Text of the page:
# Can someone tell me what's wrong with this nested IF? [duplicate]

I have written a very simple nested If as follows

atom = be;

If[atom == li,
lim = 5,

If[atom == be,
lim = 3,

If[atom == b,
lim = 2,

If[atom == c,
lim = 1,

If[atom == n,
lim = 0.5,

If[atom == o,
lim = 0.3,

If[atom == f,
lim = 0.1,

If[atom == ne,
lim = 0.05;

]]]]]]]];
atom
lim


but it works for atom=li namely just for first case, when I set atom=be for example it doesn't work and returns lim as unknown variable. What's wrong with it?

• Use Which instead of If? Commented Dec 5, 2021 at 6:41
• Thanks but I want to know why this doesn't work?!! Commented Dec 5, 2021 at 6:42
• do you see any problem in my code? Commented Dec 5, 2021 at 6:42
• Style of your code is very un-Mathematica, but the root cause of your problem is that atom == li evaluates to be == li which is neither True or False. The correct approach is to use === instead of == on comparison. Commented Dec 5, 2021 at 6:55
• If I were you, I'd consider some alternative approach, for instance atomlim = {li -> 5, be -> 3, b -> 2, c -> 1, n -> 0.5, o -> 0.3, f -> 0.1, ne -> 0.05}; atom = be; atom /. atomlim Commented Dec 5, 2021 at 7:03

Change it to === and not == (examples at end)

Clear["Global*"];
atom = be;
If[atom === li,
lim = 5,
If[atom === be,
lim = 3,
If[atom === b,
lim = 2,
If[atom === c,
lim = 1,
If[atom === n,
lim = 0.5,
If[atom === o,
lim = 0.3,
If[atom === f,
lim = 0.1,
If[atom === ne,
lim = 0.05
]
]
]
]
]
]
]
];


And now

lim gives 3

Compare the difference

ClearAll[be];
atom = be;
If[atom == li, "yes", "no", "can not decide"]


gives "can not decide" but

ClearAll[be];
atom = be;
If[atom === li, "yes", "no"]


gives "no".

In your original code, you had == which worked as follows (it did not evaluate)

ClearAll[be];
atom = be;
If[atom == li, "yes", "no"]


It did not evaluate, since it could not decide and there was no third argument to use for the result of If, so it returned unevaluated.

That is why your code did not evaluate.

• Thanks a lot. In general, can you tell me when should I use === instead of ==? Commented Dec 5, 2021 at 7:09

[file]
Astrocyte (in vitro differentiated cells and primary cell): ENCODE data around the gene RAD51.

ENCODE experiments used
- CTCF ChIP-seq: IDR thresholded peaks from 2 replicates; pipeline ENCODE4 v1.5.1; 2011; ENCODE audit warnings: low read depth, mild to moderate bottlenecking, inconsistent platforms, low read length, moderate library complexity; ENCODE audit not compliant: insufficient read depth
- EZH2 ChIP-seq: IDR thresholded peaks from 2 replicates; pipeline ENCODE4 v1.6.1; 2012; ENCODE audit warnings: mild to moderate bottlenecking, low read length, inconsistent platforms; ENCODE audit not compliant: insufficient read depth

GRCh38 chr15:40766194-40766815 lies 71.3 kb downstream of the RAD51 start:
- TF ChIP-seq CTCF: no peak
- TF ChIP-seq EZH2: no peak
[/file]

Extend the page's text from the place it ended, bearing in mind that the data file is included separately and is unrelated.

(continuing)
• @Wisdom The rule of thumb I try to use is this: When you are working with symbols with no values, using ===. When working with things like numbers, strings, etc.. i.e. variables with actual values assigned to them, use == . Help says === that requires exact correspondence between expressions. See help on == and === for more details. For example, if you want to check the Head is say DSolve, then using === and not == since this is symbolic equality (sameQ). I think this topic is covered better in .... Commented Dec 5, 2021 at 7:22
• Commented Dec 5, 2021 at 7:25
• Thank you so much for your detailed comment, exactly I had used this code for numbers and it didn't had any problem and that is why I wondered it doesn't work here. Thanks again. Commented Dec 5, 2021 at 7:28

Alternative using Switch

Clear["Global*"];
atom = be;
lim = Switch[atom,
li, 5, be, 3, b, 2, c, 1, n, 0.5, o, 0.3, f, 0.1, ne, 0.05]


3

Alternative method:

atomLim["li"] = 5;
atomLim["be"] = 3;
atomLim["b"] = 2;
atomLim["c"] = 1;
atomLim["n"] = .5;
atomLim["o"] = .3;
atomLim["f"] = .1;
atomLim["ne"] = .05;


Then you can use atomLim["be"] which gives 3. This code should be faster than using multiple if statements. It is also possible to make this more manageable when the number of elements gets large (I don't know if you're planning to implement the entire periodic table lol)

elements = ToString /@ {li, be, b, c, n, o, f, ne};
limvalues = {5, 3, 2, 1, .5, .3, .1, .05};
Do[
atomLim[elements[[i]]] = limvalues[[i]],
{i, 1, Length@elements}]

• Instead of Do loop, you can also write: MapThread[Set[atomLim[#1], #2] &, {elements, limvalues}] Commented Dec 6, 2021 at 17:29